I’m no baby expert, but I am passionate about making spaces work to make life better. Space has the power to transform us – it can relax, rejuvenate, inspire, stifle, frustrate, and sadden – babies included. If there is even the slightest chance that nursery design can either help or inhibit my sons’ sleep, I’m paying attention.
Nicole talks a lot about routines and sleep associations. These can all be translated into good furnishing and décor decisions. Just as Nicole advocates that every family find their own way- this is certainly true of interior design and nursery décor. You must find what works for you as a family – there is no linchpin, unfortunately, to create a space that will guarantee good sleep. But the things you put in the room can work for you, not against you.
You can signal nap time by creating darkness with flexible, multi-layered window treatments (Note: In picture, there are black-out shades underneath the sheers). You can create an atmosphere that is not just cute, but friendly and interesting, so as your baby gets older, she wants to be there! It’s also important that the primary caretaker, whether mama, dada, nonna or nanny, also feel comfortable, soothed, and interested. In many ways, the nursery will work better for the baby if it works well for the adults involved.
Since you can’t ask the baby what will soothe him, ask yourself, what makes you feel good? What colors and shapes are interesting to you? The nursery should be a whimsical, youthful expression of your own personal aesthetic – what I would find in the rest of your house, or even in your bedroom closet. Make the room true to you, as a parent. Once you decide on your inspiration for the room, give yourself the following functional elements, before you pick out a mobile, before you pull out the first baby blanket or set up the crib:
• An absurdly comfortable place to sit. This need not be expensive nor must it be a “glider” or “nursery rocker” sold by the big baby stores, as I find them to be marginally better than hospital furniture in the looks department and completely useless past the rocking-babies stage in your house. (Just take a gander at how many of these guys are being sold “like new!” on Craigslist.) Choose any comfy soft chair that feels good to your back and backside. Ideally, choose something that can clean up easily.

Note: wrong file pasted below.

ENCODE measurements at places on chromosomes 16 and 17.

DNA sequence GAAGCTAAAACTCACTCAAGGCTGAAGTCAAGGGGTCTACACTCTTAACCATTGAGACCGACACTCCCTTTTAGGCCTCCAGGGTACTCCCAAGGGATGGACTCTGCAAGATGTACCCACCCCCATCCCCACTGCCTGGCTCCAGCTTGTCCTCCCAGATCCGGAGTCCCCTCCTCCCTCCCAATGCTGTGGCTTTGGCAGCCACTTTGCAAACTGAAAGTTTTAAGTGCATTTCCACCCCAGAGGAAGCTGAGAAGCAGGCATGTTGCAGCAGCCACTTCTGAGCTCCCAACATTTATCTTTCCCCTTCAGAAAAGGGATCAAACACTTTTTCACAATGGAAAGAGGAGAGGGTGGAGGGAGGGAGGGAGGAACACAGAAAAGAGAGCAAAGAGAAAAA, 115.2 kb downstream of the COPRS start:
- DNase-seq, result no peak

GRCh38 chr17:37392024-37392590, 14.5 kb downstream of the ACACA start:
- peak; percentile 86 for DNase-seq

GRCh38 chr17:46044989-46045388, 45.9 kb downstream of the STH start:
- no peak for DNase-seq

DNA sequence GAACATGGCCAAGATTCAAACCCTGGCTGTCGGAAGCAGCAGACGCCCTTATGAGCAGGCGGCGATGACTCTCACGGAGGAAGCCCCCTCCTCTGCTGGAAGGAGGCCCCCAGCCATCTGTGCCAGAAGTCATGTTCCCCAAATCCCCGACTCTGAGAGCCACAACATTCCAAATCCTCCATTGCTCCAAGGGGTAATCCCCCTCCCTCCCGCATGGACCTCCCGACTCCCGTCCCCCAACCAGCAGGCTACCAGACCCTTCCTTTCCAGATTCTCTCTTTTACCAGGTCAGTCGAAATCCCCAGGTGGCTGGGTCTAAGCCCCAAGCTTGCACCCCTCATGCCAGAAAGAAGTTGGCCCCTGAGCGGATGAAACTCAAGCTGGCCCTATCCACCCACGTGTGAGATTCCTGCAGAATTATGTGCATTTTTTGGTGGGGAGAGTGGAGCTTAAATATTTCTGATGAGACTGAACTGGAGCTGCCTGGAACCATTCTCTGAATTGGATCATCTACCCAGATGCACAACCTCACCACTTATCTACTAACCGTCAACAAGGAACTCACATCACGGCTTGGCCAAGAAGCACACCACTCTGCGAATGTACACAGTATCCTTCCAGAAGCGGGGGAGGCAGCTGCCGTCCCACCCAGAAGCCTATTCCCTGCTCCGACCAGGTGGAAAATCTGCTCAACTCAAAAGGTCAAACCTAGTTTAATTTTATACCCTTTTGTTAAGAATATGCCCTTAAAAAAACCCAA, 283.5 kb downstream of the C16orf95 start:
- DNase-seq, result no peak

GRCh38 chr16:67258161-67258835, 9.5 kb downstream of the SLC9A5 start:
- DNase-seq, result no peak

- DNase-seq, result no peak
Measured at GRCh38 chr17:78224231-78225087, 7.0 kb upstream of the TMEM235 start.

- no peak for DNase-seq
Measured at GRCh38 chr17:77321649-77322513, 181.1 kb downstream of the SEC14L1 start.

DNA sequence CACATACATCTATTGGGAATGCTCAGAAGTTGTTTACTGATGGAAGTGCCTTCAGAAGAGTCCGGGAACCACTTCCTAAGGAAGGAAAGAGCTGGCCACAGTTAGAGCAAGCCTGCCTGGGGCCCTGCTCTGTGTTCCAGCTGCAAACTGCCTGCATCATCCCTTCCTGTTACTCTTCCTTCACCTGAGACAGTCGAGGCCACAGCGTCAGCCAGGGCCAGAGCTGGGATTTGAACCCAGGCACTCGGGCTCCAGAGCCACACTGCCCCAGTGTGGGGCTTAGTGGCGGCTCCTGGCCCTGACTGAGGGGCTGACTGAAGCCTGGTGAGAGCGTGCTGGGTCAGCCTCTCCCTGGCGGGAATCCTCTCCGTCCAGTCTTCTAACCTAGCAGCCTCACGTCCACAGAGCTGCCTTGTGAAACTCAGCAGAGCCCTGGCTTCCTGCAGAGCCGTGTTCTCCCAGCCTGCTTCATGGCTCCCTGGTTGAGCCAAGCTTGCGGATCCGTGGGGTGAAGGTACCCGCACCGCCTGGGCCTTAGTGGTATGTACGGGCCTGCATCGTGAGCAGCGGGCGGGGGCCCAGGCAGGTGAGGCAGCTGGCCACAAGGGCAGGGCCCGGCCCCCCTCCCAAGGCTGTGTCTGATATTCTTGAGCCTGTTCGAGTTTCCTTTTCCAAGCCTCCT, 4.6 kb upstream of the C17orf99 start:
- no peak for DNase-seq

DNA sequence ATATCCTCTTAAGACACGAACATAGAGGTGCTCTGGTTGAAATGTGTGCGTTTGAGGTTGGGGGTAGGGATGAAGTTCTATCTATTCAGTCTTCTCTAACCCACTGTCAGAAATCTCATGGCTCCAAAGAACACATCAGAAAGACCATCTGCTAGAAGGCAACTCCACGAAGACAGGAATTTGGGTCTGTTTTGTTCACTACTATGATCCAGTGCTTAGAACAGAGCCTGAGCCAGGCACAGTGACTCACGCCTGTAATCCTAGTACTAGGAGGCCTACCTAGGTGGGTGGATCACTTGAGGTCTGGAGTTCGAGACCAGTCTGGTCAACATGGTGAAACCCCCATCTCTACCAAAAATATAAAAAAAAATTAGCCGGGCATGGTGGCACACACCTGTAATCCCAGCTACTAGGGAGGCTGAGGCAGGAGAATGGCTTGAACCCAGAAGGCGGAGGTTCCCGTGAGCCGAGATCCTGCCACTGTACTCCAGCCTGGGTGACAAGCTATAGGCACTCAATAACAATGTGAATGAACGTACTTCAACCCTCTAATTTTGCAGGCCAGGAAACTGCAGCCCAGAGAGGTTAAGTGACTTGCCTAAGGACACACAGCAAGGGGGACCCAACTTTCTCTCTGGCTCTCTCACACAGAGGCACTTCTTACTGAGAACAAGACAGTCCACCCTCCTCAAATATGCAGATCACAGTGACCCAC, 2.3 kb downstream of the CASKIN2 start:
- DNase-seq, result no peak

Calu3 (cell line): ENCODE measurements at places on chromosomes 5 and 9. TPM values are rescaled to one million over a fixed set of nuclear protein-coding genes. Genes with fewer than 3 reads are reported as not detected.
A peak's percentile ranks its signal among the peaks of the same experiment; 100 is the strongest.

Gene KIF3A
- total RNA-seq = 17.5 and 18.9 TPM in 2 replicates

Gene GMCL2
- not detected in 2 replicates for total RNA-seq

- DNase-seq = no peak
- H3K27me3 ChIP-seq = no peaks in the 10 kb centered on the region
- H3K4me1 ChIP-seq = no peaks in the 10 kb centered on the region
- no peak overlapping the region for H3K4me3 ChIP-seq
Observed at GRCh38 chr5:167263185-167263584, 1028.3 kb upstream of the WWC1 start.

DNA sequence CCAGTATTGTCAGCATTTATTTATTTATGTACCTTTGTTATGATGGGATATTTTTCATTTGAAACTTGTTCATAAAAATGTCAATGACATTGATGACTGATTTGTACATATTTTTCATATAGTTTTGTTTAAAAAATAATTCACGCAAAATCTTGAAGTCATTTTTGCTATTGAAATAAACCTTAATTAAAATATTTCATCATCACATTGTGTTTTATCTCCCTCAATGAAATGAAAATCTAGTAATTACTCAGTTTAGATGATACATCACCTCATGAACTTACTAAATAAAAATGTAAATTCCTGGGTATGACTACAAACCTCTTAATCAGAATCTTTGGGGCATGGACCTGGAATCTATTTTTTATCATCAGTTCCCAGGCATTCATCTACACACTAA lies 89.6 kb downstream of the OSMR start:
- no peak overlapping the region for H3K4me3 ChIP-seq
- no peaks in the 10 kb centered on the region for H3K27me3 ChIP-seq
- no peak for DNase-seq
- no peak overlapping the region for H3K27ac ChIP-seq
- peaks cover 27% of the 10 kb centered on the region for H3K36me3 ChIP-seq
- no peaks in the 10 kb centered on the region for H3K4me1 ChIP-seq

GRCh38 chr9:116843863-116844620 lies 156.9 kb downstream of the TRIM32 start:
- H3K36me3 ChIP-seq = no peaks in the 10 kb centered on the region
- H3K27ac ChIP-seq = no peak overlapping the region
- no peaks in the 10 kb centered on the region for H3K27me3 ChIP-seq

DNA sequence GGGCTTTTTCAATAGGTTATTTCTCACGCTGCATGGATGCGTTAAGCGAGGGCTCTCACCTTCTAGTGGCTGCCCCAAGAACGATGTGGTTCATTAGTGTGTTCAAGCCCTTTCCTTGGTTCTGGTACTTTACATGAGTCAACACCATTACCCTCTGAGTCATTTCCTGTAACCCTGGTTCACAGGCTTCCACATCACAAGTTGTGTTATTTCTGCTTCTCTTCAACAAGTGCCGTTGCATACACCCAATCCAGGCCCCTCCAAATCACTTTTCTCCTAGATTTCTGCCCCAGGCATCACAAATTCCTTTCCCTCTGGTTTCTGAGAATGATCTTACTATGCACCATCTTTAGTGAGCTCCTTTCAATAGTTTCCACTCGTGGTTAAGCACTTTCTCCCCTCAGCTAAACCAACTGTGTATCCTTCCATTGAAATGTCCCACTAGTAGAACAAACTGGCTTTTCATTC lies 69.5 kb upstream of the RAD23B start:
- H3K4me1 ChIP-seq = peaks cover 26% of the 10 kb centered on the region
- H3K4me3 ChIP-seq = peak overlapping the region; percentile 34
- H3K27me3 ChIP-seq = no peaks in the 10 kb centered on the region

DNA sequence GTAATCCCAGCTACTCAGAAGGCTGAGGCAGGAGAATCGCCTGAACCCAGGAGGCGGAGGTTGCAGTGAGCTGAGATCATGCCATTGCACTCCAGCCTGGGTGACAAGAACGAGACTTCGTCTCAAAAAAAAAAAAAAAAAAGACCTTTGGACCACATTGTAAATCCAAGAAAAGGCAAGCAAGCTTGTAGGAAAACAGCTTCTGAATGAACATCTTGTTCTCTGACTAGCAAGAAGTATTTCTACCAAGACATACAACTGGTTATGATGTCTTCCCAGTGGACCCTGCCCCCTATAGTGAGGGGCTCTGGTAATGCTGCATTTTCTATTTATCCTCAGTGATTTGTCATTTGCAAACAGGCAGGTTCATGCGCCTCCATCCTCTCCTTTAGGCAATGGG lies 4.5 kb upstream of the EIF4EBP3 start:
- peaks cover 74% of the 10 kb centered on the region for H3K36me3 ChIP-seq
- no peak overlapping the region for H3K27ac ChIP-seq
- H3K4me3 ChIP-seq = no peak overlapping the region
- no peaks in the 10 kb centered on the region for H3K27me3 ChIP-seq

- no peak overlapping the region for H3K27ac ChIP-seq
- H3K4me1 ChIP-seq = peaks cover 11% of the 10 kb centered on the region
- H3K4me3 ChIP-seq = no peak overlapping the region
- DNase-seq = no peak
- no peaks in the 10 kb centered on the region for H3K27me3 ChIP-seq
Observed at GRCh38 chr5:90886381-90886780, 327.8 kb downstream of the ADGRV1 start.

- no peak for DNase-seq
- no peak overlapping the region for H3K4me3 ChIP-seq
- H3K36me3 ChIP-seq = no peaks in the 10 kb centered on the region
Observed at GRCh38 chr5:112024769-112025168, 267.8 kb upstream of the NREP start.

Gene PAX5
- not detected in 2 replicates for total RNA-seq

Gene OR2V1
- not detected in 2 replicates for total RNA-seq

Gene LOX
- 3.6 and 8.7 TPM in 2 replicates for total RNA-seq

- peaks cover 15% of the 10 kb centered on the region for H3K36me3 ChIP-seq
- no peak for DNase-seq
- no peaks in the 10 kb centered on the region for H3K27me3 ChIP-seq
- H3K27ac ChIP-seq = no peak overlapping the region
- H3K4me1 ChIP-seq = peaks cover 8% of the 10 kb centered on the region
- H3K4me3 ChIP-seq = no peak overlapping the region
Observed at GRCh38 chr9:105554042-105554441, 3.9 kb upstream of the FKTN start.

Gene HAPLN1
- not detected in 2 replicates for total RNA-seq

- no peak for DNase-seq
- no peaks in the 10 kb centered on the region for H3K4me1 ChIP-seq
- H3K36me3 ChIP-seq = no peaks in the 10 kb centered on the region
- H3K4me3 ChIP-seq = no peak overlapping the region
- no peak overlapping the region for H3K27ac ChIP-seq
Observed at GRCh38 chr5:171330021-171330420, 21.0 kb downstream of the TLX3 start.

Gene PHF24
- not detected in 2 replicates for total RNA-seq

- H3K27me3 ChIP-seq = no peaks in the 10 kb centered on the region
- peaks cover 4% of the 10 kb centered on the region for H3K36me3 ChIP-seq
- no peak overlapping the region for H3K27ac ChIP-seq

• Damn good lighting. So you can see what you’re doing. Ideally on dimmers, install both overhead and task lighting. The task lighting should illuminate the dirty business of the changing table and the mechanics of the nursing chair, which will likely transition into the reading chair over time. You need not hire an electrician – look into IKEA’s plug-in fixtures and DIMMA attachments that make any plug-in light able to be dimmed. (They cost under $10.) Light and darkness are big signals to kids that nap or bed time is approaching – it’s really nice to have this control at your fingertips, even during the day.
• The power to tread lightly. I do not care for wall-to-wall carpeting, but I do like something soft on the floor to minimize noise. My favorite? The short-napped, easy-to-clean and replace in-piecemeal-fashion, FLOR tiles that come in a billion colors and textures. Plus, ding-ding-ding – you can use them again. Have fun using that Thomas rug again after your kid is over trains.
• Good supply chain management. You will never see stuff come in (diapers, clean laundry) and stuff go out (dirty laundry, soiled diapers) like this – babies need and produce stuff very quickly. If you don’t have a system for managing the basics (diapers, wipes, clothes) not to mention the sometimes needed (diaper creme, thermometer, saline spray, tissues) – you are lost. Plan on needing all of these things at any hour of any day, until your child sleeps through the night – they should be easy to find and replenish, at adult arms reach, but out of reach for your child – as he or she will be looking for something to grab and explore at about 6 months. Find an organizational strategy that works for you. I am a big fan of dressers in lieu of changing tables, where everything is out and about and it’s again, useless whenever your child is either out of diapers or too big to lug up there. In a drawer, you can keep an eye on the supply, and keep the stuff out of your curious baby’s hands.
• Their stuff on their level. This does two things – it creates a positive association that the bedroom is not just a place to sleep and get your nappy changed. There should be interesting, stimulating stuff that keeps his interest as you ready the room for nursing or story time. Whether you let them in the crib or not is your business – I just think it’s important that they’re in the room and accessible to your soon-to-be-crawling-cruising-and-walking baby. I like smaller bins throughout the house, as opposed to giant toy chests, where stuff just gets lost. Those are better for boring things like sheets.
I hope these ideas help and I’d love to hear more of what you’re doing with the nursery to encourage soothing and good sleep both for your child, and yourself! E-mail me at paige [at] paigerien [dot] com.